The most common problem is bleeding. The bleeding usually stops spontaneously; if the bleeding is profuse, it ends with medication administration. Packing (plugging) the nose to stop bleeding is rarely used. Infections are rare in this procedure. Sometimes narrowing the nose for cosmetic results can hinder the ability to breathe. Small lumps and irregularities may appear after the nose is deflated, which may or may not need further treatment. The removal of cartilage from the deviated septum can leave a hole inside the nose between the airways; this is not common and is difficult to treat; it can cause wheezing and dry nose. Most patients do not have a complication of rhinoplasty.
There are two main methods of rhinoplasty: open and closed approaches.
The closed technique involves making an incision inside the nose, providing patients with well-concealed scars. Also, the restricted focus generally allows faster recovery than with a clear focus. However, with the closed approach, the surgeon has less visibility, and therefore control, during the procedure.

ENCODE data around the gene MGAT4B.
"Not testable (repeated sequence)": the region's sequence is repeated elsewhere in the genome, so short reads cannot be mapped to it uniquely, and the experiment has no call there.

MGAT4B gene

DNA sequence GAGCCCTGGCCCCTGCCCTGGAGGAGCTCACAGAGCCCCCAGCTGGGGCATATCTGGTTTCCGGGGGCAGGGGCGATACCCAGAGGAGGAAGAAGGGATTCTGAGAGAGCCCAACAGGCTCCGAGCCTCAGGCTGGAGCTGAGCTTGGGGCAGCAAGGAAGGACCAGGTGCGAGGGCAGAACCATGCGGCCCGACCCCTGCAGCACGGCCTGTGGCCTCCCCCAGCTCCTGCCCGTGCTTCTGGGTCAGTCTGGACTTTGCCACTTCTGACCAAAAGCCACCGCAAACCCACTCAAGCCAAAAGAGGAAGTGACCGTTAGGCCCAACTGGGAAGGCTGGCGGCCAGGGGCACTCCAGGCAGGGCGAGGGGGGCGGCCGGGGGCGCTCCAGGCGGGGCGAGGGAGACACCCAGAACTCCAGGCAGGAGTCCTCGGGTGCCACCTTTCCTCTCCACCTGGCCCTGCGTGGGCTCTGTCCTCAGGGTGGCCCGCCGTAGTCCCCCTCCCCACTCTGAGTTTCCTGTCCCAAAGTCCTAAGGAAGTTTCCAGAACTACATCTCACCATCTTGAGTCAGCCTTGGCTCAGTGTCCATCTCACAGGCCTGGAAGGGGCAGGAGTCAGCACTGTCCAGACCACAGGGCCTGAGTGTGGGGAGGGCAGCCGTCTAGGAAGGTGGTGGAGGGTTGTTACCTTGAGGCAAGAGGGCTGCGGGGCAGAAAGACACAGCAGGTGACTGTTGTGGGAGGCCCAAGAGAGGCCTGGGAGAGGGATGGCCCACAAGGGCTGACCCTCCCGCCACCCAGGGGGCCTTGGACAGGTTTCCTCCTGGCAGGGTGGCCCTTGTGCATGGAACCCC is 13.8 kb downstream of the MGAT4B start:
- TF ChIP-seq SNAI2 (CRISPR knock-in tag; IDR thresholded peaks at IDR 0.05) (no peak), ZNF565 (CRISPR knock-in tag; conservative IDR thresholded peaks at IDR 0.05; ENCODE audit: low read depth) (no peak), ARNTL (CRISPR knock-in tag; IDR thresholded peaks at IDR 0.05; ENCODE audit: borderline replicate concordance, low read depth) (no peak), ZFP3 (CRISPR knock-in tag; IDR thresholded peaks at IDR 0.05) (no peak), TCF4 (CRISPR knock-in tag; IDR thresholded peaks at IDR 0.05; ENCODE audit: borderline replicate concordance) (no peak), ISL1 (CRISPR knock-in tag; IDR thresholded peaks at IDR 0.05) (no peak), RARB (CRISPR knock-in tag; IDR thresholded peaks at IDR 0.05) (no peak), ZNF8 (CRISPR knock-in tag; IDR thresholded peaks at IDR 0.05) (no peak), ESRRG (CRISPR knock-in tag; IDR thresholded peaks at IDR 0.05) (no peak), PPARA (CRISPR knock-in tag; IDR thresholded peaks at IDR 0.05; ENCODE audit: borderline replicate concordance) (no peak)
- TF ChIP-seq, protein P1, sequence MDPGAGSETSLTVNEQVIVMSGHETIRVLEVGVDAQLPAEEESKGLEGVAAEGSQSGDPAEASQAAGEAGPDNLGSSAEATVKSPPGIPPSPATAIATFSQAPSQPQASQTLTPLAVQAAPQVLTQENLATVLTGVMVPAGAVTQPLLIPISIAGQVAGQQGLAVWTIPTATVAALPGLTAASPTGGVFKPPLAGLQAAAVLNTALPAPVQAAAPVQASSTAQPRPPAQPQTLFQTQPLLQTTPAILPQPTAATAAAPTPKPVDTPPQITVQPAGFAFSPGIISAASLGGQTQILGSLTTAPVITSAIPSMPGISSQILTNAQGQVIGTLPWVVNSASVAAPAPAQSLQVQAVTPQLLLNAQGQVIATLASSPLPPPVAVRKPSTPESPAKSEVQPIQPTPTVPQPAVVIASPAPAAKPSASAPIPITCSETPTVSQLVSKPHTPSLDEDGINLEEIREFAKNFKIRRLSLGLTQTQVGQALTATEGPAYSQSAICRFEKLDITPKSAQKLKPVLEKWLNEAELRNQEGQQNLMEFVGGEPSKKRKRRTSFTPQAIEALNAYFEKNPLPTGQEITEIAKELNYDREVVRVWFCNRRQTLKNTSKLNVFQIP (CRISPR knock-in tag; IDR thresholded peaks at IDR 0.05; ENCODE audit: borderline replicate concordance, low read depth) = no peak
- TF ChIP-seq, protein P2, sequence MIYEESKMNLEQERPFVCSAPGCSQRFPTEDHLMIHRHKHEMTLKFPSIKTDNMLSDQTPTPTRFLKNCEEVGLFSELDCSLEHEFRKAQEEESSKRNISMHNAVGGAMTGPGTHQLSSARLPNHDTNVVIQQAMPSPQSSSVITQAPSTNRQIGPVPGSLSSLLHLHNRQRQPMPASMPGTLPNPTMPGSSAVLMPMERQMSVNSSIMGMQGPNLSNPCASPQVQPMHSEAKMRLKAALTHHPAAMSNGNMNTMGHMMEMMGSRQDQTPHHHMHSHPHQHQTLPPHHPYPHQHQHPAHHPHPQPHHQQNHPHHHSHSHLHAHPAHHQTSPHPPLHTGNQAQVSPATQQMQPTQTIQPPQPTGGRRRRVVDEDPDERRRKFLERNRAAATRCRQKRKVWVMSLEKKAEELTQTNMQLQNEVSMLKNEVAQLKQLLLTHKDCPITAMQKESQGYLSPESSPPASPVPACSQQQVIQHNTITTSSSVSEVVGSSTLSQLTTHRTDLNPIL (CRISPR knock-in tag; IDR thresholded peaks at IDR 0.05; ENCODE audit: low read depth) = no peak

The Rhinoplasty Procedure
With both the open and closed approach to rhinoplasty, the surgeon uses the incision to gain access to the underlying nasal structure, which is made of cartilage and bone. The rhinoplasty surgeon then sculpts by modifying the cartilage, reduces or uses grafting techniques, or increases cartilage and bone to improve the structure, symmetry, shape, angle, width, or size of the nose.
Recovering from Rhinoplasty
The recovery period from rhinoplasty is one to two weeks.
Your nose may also have slight pain, swelling, or bruising, the bruising potentially spreading to the eye and cheek area. However, these are typical symptoms that will gradually improve over about 10 days.…